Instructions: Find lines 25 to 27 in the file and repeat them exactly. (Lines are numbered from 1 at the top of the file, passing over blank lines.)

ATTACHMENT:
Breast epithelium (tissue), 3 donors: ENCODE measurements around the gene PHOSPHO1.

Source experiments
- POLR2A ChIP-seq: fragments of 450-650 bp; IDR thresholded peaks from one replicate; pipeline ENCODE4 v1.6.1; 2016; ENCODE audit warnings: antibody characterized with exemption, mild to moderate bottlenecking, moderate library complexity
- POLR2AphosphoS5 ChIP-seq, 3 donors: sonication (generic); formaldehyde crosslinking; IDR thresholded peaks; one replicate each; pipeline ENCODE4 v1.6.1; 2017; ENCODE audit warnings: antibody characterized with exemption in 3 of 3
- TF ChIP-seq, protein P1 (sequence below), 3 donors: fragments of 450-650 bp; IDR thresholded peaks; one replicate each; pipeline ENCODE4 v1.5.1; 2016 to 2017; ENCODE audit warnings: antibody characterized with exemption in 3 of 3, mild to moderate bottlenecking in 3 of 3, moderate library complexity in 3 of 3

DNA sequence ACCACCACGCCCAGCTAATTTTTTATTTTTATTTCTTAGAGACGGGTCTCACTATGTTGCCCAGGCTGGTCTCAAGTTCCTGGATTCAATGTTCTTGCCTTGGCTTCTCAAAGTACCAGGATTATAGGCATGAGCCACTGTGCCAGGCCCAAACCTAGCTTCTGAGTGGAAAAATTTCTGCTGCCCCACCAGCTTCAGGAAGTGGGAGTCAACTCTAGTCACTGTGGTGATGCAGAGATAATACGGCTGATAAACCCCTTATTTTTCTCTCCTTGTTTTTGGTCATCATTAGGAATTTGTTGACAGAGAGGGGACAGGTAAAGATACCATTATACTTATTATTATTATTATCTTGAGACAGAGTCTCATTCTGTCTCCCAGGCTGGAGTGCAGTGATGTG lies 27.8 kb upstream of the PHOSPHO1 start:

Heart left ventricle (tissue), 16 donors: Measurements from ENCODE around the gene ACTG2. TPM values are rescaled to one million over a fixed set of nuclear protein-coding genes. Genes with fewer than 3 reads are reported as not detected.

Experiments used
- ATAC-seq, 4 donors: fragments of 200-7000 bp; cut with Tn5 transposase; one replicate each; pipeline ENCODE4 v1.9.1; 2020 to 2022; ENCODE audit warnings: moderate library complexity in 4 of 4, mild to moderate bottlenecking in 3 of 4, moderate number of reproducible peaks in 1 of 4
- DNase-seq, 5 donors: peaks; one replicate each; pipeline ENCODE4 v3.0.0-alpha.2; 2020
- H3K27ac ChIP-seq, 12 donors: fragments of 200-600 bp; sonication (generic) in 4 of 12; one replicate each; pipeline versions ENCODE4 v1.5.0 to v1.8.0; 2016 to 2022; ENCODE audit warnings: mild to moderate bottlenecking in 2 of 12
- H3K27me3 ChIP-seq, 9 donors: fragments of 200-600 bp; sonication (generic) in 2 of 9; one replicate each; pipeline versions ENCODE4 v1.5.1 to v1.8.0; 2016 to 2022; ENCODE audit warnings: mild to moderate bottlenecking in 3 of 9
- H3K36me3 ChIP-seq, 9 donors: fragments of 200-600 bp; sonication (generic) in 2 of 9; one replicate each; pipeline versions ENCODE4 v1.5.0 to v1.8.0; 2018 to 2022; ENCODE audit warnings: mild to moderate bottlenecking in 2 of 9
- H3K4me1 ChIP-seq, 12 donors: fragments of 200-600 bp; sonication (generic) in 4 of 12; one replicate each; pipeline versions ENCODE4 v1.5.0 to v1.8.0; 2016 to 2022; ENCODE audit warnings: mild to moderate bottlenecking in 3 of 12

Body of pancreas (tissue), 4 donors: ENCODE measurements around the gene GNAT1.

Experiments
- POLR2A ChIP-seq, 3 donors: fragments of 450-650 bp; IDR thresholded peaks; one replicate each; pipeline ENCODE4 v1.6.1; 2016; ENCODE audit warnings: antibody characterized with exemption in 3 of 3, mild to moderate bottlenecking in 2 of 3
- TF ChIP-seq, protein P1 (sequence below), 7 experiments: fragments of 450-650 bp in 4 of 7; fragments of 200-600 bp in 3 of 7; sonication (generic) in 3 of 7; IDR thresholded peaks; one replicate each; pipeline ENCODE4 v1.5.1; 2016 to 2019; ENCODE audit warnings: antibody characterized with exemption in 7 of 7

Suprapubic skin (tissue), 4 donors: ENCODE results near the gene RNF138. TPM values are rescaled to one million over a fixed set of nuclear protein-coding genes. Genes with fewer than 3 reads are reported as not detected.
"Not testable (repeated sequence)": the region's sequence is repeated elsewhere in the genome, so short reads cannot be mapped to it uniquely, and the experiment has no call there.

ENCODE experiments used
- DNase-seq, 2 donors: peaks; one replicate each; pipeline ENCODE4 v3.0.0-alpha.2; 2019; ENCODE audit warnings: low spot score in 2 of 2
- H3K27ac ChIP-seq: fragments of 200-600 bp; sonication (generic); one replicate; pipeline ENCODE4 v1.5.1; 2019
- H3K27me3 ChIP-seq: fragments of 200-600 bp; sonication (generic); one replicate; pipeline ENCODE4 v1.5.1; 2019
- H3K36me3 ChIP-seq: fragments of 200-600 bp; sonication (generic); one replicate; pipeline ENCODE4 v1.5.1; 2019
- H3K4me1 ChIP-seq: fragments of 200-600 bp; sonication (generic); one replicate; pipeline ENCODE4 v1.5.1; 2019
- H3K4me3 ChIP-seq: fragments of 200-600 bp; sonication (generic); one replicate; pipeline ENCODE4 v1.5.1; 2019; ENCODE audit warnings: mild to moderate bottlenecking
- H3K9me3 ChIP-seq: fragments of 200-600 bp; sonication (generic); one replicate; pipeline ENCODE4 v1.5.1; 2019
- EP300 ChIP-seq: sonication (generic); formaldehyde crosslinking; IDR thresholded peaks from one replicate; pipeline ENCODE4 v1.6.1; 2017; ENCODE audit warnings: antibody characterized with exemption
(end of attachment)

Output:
- H3K36me3 ChIP-seq: fragments of 200-600 bp; sonication (generic); one replicate; pipeline ENCODE4 v1.5.1; 2019
- H3K4me1 ChIP-seq: fragments of 200-600 bp; sonication (generic); one replicate; pipeline ENCODE4 v1.5.1; 2019
- H3K4me3 ChIP-seq: fragments of 200-600 bp; sonication (generic); one replicate; pipeline ENCODE4 v1.5.1; 2019; ENCODE audit warnings: mild to moderate bottlenecking